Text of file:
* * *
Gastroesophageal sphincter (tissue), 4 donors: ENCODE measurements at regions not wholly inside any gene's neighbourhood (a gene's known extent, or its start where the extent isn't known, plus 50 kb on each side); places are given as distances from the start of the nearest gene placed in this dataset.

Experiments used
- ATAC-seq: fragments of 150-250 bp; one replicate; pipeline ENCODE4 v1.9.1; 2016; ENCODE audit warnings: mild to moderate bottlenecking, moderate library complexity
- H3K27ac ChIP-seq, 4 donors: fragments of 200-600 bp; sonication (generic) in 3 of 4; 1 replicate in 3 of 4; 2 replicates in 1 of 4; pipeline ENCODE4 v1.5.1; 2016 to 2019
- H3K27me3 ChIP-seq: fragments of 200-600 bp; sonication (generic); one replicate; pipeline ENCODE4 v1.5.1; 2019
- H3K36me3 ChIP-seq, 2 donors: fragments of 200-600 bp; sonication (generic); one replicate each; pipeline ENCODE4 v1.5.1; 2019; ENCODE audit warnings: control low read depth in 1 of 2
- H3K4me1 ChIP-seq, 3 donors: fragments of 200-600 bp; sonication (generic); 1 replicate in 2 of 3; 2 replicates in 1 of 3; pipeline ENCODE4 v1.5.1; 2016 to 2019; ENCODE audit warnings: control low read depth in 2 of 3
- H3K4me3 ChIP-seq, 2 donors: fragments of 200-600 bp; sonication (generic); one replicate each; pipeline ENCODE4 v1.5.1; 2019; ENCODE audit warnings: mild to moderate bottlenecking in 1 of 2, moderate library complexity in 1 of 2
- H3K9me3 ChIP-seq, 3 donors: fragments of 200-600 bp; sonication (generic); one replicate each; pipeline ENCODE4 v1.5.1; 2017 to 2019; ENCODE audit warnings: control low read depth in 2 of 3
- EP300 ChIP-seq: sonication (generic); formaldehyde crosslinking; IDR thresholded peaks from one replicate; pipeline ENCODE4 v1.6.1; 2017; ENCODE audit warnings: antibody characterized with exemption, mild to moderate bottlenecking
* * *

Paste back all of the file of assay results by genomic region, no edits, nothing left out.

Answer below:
Gastroesophageal sphincter (tissue), 4 donors: ENCODE measurements at regions not wholly inside any gene's neighbourhood (a gene's known extent, or its start where the extent isn't known, plus 50 kb on each side); places are given as distances from the start of the nearest gene placed in this dataset.

Experiments used
- ATAC-seq: fragments of 150-250 bp; one replicate; pipeline ENCODE4 v1.9.1; 2016; ENCODE audit warnings: mild to moderate bottlenecking, moderate library complexity
- H3K27ac ChIP-seq, 4 donors: fragments of 200-600 bp; sonication (generic) in 3 of 4; 1 replicate in 3 of 4; 2 replicates in 1 of 4; pipeline ENCODE4 v1.5.1; 2016 to 2019
- H3K27me3 ChIP-seq: fragments of 200-600 bp; sonication (generic); one replicate; pipeline ENCODE4 v1.5.1; 2019
- H3K36me3 ChIP-seq, 2 donors: fragments of 200-600 bp; sonication (generic); one replicate each; pipeline ENCODE4 v1.5.1; 2019; ENCODE audit warnings: control low read depth in 1 of 2
- H3K4me1 ChIP-seq, 3 donors: fragments of 200-600 bp; sonication (generic); 1 replicate in 2 of 3; 2 replicates in 1 of 3; pipeline ENCODE4 v1.5.1; 2016 to 2019; ENCODE audit warnings: control low read depth in 2 of 3
- H3K4me3 ChIP-seq, 2 donors: fragments of 200-600 bp; sonication (generic); one replicate each; pipeline ENCODE4 v1.5.1; 2019; ENCODE audit warnings: mild to moderate bottlenecking in 1 of 2, moderate library complexity in 1 of 2
- H3K9me3 ChIP-seq, 3 donors: fragments of 200-600 bp; sonication (generic); one replicate each; pipeline ENCODE4 v1.5.1; 2017 to 2019; ENCODE audit warnings: control low read depth in 2 of 3
- EP300 ChIP-seq: sonication (generic); formaldehyde crosslinking; IDR thresholded peaks from one replicate; pipeline ENCODE4 v1.6.1; 2017; ENCODE audit warnings: antibody characterized with exemption, mild to moderate bottlenecking